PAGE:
This section is from the book "The Standard Cyclopedia Of Horticulture Vol2", by L. H. Bailey. See also: Western Garden Book: More than 8,000 Plants - The Right Plants for Your Climate - Tips from Western Garden Experts.
Stemrot (Rhizoctonia) is the common wet stemrot which does perhaps more damage than all the other diseases combined, and it is also more difficult to control than any of the others. Its presence does not manifest itself until its damage is wrought, and the plant is seen to wilt and die. The cause of the disease is a fungus which exists in the soil, and which will lie dormant in the soil for several years if there are no plants to attack. Hence no carnations should be planted for several years in soil which is known to have this fungus present.
Species of Fusarium cause a slow rot of the heart of the plant; the treatment is same as above.
Carnation-rust (Uromyces caryophyl-linus) is more common than stemrot, but not nearly so destructive. A slight swelling of the outer tissue of the leaf is the first sign of its presence. Later on this bursts open, releasing a brown-colored powdery substance, comprising the spores by which the fungus is propagated. Keeping the foliage dry and the atmosphere buoyant and bracing will prevent the appearance of this disease. Spraying with bordeaux mixture has been found effective in combating this disease after it has gained a foothold.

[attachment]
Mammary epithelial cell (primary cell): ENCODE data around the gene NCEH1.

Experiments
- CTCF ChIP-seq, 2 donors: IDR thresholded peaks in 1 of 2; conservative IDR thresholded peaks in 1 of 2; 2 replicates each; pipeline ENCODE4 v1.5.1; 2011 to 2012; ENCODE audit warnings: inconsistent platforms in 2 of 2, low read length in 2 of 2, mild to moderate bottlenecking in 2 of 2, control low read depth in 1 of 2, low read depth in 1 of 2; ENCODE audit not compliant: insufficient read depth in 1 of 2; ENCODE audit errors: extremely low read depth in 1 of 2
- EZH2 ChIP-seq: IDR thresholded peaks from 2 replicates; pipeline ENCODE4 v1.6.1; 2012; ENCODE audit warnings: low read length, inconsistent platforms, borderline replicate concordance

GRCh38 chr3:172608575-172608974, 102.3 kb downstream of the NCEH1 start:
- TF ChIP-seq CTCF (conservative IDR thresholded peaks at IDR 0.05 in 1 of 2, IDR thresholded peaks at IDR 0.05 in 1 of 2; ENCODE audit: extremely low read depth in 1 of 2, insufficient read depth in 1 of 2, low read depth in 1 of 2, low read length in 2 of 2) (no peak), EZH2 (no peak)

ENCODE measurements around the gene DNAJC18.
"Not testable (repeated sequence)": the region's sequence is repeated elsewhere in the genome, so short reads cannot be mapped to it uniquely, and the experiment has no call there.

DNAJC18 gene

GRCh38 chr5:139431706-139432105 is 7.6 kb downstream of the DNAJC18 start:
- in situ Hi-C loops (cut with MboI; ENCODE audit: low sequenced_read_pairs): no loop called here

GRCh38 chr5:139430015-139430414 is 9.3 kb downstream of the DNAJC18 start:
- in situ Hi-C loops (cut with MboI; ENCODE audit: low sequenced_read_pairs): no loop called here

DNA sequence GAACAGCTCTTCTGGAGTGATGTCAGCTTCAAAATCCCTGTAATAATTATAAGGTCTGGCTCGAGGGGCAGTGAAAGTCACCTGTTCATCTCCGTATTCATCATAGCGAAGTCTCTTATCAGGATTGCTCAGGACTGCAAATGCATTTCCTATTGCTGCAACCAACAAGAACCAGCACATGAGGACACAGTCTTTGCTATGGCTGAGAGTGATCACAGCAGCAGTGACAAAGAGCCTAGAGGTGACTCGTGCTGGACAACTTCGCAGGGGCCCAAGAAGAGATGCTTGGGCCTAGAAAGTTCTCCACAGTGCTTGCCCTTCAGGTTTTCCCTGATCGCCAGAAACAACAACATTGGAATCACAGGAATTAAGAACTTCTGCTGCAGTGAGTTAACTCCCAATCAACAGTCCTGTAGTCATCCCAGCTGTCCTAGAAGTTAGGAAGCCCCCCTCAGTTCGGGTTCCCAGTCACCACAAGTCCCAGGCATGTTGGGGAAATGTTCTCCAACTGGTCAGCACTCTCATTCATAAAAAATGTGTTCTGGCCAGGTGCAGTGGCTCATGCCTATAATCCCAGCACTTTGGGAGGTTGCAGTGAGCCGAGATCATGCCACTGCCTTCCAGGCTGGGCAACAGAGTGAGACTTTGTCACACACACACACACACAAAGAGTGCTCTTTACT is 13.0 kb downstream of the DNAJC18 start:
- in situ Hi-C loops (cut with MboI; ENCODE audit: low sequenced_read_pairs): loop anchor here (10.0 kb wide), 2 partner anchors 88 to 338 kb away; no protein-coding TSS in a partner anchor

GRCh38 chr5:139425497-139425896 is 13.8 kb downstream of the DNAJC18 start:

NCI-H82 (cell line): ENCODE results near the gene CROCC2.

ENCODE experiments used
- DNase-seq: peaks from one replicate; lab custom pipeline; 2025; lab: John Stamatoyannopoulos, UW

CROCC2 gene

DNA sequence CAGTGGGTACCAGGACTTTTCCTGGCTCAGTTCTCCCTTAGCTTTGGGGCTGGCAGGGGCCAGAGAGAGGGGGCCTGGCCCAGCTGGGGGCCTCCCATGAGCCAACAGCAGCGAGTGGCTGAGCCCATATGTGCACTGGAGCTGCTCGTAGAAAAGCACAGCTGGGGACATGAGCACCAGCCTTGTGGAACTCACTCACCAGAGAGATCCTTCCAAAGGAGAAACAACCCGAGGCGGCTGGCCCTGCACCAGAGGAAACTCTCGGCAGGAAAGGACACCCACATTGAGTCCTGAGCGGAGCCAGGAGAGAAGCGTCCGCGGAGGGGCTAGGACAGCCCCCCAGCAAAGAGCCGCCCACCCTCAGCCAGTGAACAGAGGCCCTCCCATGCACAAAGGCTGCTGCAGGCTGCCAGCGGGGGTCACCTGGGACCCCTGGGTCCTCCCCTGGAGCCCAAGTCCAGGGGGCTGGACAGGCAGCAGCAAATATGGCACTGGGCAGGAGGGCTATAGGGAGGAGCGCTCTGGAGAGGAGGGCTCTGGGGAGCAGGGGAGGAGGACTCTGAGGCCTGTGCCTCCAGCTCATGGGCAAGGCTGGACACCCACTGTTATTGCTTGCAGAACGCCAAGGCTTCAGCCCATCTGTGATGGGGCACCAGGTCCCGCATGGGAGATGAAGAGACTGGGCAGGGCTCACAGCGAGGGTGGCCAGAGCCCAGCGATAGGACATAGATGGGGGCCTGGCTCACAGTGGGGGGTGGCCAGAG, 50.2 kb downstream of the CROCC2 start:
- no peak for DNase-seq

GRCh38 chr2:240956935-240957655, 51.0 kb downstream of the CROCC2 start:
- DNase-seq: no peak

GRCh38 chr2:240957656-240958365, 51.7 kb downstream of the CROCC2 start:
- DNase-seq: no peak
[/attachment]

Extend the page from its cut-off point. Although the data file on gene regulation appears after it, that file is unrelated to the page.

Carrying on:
Fairy-ring (Heterosporium echinula-tum) is perhaps the most destructive of the spot diseases. It is brought on by a humid or foul atmosphere, and must be fought with remedies which will produce the opposite in atmospheric condition. Bordeaux is the standard remedy for all spot diseases.
Fig. 815. Carnation flower showing a well-shaped calyx that will seldom burst.
Bench rot may be caused by any one of a number of organisms attacking the ends of the cuttings in the propagating-bench. It is frequently a very serious disease. The fungi most frequently causing the trouble are in the sand and under the ideal conditions of temperature and moisture of the propagating-bench spread very rapidly. The use of clean sand, free from all organic matter, and the securing of new sand for each lot of cuttings and cleanliness in the propagating - house will help to control this trouble.
A green plant-louse (Myzus persicae) is frequently troublesome on carnations. It also attacks a large number of greenhouse and garden plants as well as several fruit trees. Nicotine applied in one of the many forms will destroy it. Spraying and vaporizing are both employed successfully as preventives of the attacks of aphids.
Thrips (Heliothrips haemorrhoidalis) are equally destructive and more difficult to control. The same treatment as for aphis is suggested. Sweetened paris green used as a spray is also effective (three gallons of water; two pounds of brown sugar; two table-spoonfuls paris green).
The punctures made by thrips and plant-lice cause yellowish spots on the leaves, a diseased condition known as stigmanose.
Red-spider (Tetranychus bimaculatus) is found mostly where plants grow near steam-pipes, where ventilation is poor, or in houses kept too dry. Persistent syringing with water will usually destroy them if the spray is applied to the under surface. Use much force and little water to avoid drenching the beds. Sulfur as a dust or in water will also destroy them.
The carnation mite (Pediculopsis graminum) injures the buds by transmitting the spores of a fungus (Sporotrichum pose) which causes them to decay. The injured buds are easily recognized and should be promptly gathered and burned to prevent further spread of the trouble.